Port of Toledo
One of Northwest Ohio's Most Important Hidden Assets
One of our region's most important assets is almost impossible to see (in its entirety) and completely off limits for exploration. Ever since 9/11, the Port of Toledo has been understandably hidden away on the mouth of the Maumee River at the southwestern tip of Lake Erie. Since onsite visits are not allowed due to Homeland Security restrictions, the only way to get a true sense for the absolutely critical economic role the massive port plays in our region is by boat. If you have never had a chance to experience the Port of Toledo from the water, I highly recommend it.
Our port is a major Great Lakes seaport. Before glass and automobile production, it was the mainstay of this area's economy and it still plays a vital role today. It is home to 15 terminals linked to global markets through the Great Lakes and the St. Lawrence Seaway and it handles over 12 million tons of cargo and 700 vessel calls each year.
Some things to keep in mind when considering the significance of the Port of Toledo:
Forty-three percent of the U.S. industrial market and forty-seven percent of the Canadian market are located within a one-day drive (500 mile radius) of Toledo.
Toledo is located at a national crossroads of four railroads and two transcontinental highways. In addition to its seaport, Toledo is a major rail center sitting on one of only two major Class I corridors between Chicago and the East Coast and is the major Eastern gateway to all goods produced in Michigan and a significant portion of Canada.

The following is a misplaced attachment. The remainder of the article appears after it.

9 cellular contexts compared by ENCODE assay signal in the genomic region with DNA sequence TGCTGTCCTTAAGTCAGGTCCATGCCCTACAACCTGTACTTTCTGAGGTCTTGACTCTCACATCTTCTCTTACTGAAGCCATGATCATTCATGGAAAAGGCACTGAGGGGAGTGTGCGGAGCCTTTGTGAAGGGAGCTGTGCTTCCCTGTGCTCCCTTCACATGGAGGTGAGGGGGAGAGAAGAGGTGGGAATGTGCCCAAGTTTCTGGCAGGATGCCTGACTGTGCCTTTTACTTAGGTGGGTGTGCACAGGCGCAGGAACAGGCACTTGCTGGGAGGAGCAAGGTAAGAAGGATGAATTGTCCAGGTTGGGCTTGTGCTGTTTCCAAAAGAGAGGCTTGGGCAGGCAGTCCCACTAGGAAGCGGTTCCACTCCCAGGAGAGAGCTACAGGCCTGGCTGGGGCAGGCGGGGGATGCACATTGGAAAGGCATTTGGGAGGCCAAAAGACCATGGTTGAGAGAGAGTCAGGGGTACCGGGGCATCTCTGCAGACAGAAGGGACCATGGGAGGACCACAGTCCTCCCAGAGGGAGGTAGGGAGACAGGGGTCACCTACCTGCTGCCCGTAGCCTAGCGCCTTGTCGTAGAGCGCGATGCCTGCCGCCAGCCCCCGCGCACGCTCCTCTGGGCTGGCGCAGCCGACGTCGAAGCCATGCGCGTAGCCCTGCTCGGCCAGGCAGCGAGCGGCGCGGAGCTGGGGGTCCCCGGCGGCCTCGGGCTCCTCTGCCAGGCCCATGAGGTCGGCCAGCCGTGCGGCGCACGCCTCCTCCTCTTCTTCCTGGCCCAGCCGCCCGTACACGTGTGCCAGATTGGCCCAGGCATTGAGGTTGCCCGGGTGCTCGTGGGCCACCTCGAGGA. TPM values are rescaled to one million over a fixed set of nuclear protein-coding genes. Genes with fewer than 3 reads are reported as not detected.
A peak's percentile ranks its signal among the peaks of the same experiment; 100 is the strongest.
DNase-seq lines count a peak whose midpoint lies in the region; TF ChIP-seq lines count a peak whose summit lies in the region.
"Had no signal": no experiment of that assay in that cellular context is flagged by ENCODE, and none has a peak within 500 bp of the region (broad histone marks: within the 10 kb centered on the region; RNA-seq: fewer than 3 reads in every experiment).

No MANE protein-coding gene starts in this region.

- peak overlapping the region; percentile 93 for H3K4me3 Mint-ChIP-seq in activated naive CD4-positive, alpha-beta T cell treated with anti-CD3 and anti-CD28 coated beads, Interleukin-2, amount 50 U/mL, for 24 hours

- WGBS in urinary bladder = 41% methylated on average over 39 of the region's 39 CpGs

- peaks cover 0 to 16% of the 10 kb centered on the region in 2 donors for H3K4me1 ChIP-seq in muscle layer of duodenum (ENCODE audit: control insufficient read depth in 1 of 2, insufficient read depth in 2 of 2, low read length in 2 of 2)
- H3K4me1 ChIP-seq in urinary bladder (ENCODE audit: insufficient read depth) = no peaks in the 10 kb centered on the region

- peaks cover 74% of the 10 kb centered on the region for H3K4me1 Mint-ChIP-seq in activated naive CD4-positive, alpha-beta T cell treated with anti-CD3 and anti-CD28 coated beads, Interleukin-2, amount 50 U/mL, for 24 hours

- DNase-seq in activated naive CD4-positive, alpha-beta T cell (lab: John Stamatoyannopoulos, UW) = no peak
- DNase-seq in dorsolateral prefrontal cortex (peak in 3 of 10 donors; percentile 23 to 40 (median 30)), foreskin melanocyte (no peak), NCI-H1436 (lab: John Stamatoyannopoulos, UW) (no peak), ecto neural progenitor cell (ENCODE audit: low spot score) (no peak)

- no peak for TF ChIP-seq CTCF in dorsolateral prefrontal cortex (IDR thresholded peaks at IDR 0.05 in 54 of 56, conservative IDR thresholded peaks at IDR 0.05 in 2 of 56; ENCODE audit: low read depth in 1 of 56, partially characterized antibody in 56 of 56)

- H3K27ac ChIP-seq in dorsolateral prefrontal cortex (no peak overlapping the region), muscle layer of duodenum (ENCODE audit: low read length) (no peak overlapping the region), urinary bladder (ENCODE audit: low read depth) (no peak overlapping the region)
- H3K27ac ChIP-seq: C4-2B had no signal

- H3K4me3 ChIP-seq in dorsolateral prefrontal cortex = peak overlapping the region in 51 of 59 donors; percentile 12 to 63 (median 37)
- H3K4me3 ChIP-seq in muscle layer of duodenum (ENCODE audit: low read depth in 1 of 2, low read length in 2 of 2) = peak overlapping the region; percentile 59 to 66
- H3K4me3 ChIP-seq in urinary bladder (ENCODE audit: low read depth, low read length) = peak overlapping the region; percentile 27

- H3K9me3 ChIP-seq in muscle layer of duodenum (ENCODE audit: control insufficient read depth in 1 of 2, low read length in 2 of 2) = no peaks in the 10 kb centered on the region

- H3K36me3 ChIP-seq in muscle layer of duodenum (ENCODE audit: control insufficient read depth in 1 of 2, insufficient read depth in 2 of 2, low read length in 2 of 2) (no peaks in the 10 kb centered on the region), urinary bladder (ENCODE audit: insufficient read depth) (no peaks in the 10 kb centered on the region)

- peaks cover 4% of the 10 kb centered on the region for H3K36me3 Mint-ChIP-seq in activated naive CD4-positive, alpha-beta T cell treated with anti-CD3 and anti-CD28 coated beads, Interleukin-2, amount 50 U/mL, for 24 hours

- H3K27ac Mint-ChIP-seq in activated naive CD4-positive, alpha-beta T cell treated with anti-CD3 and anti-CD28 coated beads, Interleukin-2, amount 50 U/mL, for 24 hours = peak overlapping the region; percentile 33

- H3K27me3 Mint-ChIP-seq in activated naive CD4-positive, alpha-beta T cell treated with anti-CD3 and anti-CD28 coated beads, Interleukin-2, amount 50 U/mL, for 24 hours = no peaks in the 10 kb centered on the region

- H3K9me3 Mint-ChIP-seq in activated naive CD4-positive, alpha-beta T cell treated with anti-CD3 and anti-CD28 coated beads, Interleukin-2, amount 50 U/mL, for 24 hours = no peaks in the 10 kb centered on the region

The Toledo Shipyard is home to one of the only U.S. full-service shipyards with dry docks on the lower lakes.
The Port of Toledo handles huge volumes of bituminous coal, and its free trade zone handles large amounts of grain, machinery and tools, metal ores, vehicles, and industrial equipment.
Toledo’s history and the history of commerce on the Great Lakes are permanently intertwined. There’s no better way to truly grasp the Port of Toledo's regional economic impact and its connection to global markets than to see the vibrant working riverfront for yourself. Find a friend with boat or check out the seasonal boat tours. Trust me, it's a site to be seen.
For more on the Port of Toledo, check out these maps and photos from the Cleveland Memory Project's Great Lakes Industrial History Center. Also, here are some photos from the Toledo-Lucas County Public Library.